A very dear friend of mine recently told me that I’m a great writer and they could see me eventually branching out into something more meaty, but here’s the thing I like romance and to me erotic romance if done right feels more real and authentic to me. Lets face it we all love to be in love and often spend a large portion of our lives chasing after love. Who wouldn’t want to be a fly on the wall witnessing two people in the throws of passion.
Maybe it isn’t something we ever get to see in our real lives outside of fantasy and porn, but in our minds it can be anything the fantasy can dirty and primal and make your muscles tense with longing.
Do you need to say cock instead of penis? Or describe in detail the texture of a woman’s nipple against your tongue. Have we progressed past the flowery purple prose or are there still somethings that make us squirm? Words we can’t say? Words we won’t say? Words are very powerful I just happen to think the explicit ones make things more interesting.
I read a lot. I always have nowadays it’s for research as well as for enjoyment purposes. In the novel I’m currently features a BDSM theme. I was a bit reluctant to venture too deeply into the world of BDSM due to all the backlash from FSOG but I”m glad that I have.
I find myself trying to answer “What does my character get out of this relationship?” I find myself struggling to answer though because I believe that sex is multifaceted and dynamic thing. I think if you can pigeonhole what you get out of it you’re probably doing it wrong.
So as I continue to write and take my characters on their journey my search continues for real and compelling BDSM experiences that will inspire my characters to boldly embrace their pleasure no matter what form it comes in.
Obviously it is, but is it a bad one?
When people hear that I’ve written a book they tend to be excited and generally ask what the book is about. The excitement lasts only briefly until I explain that the book is an Erotic Romance. It’s at this point that their eyes glaze over or they shift nervously frantically searching for a change in topic. Comments like “Oh you write smut” or You don’t seem like the kind of person who would write filth” are readily tossed around.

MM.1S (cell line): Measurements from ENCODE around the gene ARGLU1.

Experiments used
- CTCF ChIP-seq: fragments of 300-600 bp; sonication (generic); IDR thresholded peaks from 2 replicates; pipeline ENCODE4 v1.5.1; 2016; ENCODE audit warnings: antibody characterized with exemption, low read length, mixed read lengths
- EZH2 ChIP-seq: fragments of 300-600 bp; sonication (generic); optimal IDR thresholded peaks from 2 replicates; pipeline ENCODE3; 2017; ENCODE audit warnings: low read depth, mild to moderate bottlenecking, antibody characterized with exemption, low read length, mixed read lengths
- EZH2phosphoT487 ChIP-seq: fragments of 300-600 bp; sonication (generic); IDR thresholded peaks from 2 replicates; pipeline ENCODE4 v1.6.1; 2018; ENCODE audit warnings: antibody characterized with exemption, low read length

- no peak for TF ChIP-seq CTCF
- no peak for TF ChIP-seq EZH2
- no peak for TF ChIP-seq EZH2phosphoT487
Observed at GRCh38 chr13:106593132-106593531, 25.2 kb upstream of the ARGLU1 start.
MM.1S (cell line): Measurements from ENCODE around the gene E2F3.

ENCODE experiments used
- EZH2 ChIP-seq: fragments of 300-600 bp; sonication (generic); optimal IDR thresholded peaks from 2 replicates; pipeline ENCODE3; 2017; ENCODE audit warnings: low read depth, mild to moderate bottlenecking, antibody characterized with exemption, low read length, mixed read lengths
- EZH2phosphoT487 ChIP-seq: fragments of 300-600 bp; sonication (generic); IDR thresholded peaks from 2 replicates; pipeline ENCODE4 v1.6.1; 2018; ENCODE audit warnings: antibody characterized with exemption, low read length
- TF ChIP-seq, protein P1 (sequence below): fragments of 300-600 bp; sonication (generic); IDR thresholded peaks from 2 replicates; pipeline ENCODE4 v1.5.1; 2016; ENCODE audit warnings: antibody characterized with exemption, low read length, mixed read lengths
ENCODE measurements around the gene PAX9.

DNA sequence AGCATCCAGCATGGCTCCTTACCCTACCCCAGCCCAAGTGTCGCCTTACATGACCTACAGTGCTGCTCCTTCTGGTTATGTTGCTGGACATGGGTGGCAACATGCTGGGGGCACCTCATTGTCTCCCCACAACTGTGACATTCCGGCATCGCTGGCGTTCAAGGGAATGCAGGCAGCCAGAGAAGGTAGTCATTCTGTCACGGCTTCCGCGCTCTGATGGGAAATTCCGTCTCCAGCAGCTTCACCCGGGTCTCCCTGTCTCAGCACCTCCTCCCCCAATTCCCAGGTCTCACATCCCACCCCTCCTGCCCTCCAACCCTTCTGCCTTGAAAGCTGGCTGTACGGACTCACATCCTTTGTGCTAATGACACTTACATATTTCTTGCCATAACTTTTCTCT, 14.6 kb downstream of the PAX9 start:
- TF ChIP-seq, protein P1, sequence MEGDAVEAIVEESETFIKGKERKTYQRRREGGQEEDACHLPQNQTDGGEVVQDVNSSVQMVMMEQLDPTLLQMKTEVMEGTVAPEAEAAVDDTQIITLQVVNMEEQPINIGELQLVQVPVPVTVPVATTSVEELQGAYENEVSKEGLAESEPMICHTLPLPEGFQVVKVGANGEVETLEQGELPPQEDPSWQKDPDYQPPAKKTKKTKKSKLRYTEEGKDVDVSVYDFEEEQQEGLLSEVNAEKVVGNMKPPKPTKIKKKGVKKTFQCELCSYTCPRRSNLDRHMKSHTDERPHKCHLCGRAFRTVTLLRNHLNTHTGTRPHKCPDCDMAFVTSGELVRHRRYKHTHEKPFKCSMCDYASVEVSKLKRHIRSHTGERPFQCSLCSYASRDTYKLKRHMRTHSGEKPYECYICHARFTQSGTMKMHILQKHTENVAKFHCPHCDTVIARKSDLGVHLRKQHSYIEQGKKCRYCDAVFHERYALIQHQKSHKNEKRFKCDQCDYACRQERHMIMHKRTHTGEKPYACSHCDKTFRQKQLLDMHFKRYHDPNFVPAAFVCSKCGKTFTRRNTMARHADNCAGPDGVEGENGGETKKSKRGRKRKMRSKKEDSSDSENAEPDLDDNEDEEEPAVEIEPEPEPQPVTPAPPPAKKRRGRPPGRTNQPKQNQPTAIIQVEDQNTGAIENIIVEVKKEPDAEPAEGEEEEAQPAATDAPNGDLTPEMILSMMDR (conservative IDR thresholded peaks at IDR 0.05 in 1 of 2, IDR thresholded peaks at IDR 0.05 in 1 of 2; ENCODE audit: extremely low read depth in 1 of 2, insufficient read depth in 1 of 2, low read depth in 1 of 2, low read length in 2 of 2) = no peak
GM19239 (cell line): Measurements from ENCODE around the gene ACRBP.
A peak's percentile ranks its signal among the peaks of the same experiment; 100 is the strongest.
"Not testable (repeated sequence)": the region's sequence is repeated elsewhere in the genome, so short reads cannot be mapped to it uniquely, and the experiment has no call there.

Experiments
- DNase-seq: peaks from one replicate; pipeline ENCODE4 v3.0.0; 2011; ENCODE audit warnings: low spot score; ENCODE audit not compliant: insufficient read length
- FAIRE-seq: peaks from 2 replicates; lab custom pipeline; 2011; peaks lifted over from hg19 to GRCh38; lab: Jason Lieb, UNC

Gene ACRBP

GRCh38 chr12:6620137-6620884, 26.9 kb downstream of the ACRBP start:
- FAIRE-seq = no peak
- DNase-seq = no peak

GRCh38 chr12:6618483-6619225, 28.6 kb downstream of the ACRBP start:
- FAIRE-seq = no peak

I found myself proclaiming “I do not write smut!” with a sense of indignation. Then it dawned on me when does it become smut? Where is the line between erotic romance or erotica and smut? Is it the amount of work that goes into piece? or the volume of sexual encounters? Maybe there is some type of equation to determine where the distinction occurs.
I once had someone tell me that they don’t read popcorn books meaning that they only read serious fiction and I’ve always viewed this comment as a type of book snobbery and I can’t help but wonder if smut has gotten a bad rap.
Is smut a four letter word? A work only worthy of being displayed covertly on the screens of e-readers and destined to be hidden with embarrassment under our beds?
I believe the distinction exists only in our minds and stems from our own views on sex. It’s difficult to say how or when these preconceived notions will change so for now at least the jury is still out on this four letter word.